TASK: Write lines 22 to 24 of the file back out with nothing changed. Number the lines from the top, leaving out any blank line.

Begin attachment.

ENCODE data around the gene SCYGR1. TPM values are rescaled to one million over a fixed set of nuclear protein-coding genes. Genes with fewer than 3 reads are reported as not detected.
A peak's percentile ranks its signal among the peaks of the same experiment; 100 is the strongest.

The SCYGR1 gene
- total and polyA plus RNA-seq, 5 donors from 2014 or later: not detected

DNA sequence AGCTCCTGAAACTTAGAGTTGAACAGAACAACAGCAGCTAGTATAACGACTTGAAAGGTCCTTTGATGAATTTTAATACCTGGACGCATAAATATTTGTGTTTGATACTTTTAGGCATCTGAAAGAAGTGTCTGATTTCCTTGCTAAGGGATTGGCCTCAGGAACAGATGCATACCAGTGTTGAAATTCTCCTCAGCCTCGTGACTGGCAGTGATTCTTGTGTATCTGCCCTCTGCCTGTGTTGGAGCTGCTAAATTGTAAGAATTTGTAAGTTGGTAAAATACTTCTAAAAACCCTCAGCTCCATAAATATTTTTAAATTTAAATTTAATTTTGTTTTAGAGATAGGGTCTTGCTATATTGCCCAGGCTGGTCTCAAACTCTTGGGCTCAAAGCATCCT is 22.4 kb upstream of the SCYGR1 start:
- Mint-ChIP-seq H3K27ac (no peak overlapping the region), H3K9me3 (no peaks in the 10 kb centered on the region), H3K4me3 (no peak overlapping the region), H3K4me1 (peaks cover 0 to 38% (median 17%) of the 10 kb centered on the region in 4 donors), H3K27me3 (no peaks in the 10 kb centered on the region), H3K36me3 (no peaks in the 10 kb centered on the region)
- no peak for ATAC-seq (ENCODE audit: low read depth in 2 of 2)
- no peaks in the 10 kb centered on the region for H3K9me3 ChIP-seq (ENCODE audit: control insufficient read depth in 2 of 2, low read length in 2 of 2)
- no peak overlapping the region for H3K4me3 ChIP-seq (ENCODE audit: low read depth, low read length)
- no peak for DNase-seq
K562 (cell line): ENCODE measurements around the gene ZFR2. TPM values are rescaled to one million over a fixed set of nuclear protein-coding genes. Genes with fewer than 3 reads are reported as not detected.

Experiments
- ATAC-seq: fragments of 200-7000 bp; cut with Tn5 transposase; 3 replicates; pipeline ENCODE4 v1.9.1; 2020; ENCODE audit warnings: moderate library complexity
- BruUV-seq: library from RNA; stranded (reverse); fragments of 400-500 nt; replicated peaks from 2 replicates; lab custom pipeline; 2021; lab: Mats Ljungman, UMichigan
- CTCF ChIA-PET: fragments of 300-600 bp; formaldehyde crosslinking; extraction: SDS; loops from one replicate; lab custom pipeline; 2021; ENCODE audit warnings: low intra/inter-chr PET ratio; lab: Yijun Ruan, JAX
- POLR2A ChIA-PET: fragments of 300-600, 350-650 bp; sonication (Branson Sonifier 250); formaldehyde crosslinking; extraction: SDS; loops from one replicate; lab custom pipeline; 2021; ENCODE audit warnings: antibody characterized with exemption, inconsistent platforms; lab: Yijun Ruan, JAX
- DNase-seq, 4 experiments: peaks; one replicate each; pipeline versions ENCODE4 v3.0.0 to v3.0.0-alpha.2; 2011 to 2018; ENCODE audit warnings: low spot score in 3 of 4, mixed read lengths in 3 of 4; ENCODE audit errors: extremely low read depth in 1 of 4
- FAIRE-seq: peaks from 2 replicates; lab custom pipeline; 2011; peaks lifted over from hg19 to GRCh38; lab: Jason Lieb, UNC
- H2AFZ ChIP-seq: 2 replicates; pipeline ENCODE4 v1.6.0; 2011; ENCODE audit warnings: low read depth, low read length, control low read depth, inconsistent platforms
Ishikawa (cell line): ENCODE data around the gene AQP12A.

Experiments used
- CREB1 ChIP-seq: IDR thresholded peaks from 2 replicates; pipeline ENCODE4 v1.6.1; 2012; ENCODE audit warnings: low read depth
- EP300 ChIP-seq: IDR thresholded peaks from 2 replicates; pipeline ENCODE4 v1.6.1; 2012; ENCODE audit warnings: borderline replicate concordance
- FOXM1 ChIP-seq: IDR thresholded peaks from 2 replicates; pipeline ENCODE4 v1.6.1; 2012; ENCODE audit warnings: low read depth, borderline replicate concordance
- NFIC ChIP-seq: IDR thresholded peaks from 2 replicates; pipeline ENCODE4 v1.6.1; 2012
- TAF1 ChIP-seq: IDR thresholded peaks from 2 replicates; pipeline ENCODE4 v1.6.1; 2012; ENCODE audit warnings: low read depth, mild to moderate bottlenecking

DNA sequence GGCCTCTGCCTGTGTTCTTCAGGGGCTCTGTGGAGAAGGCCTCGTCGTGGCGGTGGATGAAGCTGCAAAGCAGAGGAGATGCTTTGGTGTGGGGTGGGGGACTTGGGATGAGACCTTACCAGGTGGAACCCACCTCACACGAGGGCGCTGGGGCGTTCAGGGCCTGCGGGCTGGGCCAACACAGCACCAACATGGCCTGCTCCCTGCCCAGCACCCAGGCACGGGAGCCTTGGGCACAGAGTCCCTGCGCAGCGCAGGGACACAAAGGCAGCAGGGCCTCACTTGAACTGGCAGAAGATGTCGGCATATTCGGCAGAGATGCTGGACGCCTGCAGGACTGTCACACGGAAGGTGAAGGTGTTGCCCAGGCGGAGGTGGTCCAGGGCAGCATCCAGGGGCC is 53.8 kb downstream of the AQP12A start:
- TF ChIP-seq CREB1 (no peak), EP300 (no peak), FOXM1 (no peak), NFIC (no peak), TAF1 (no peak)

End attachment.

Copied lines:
- CREB1 ChIP-seq: IDR thresholded peaks from 2 replicates; pipeline ENCODE4 v1.6.1; 2012; ENCODE audit warnings: low read depth
- EP300 ChIP-seq: IDR thresholded peaks from 2 replicates; pipeline ENCODE4 v1.6.1; 2012; ENCODE audit warnings: borderline replicate concordance
- FOXM1 ChIP-seq: IDR thresholded peaks from 2 replicates; pipeline ENCODE4 v1.6.1; 2012; ENCODE audit warnings: low read depth, borderline replicate concordance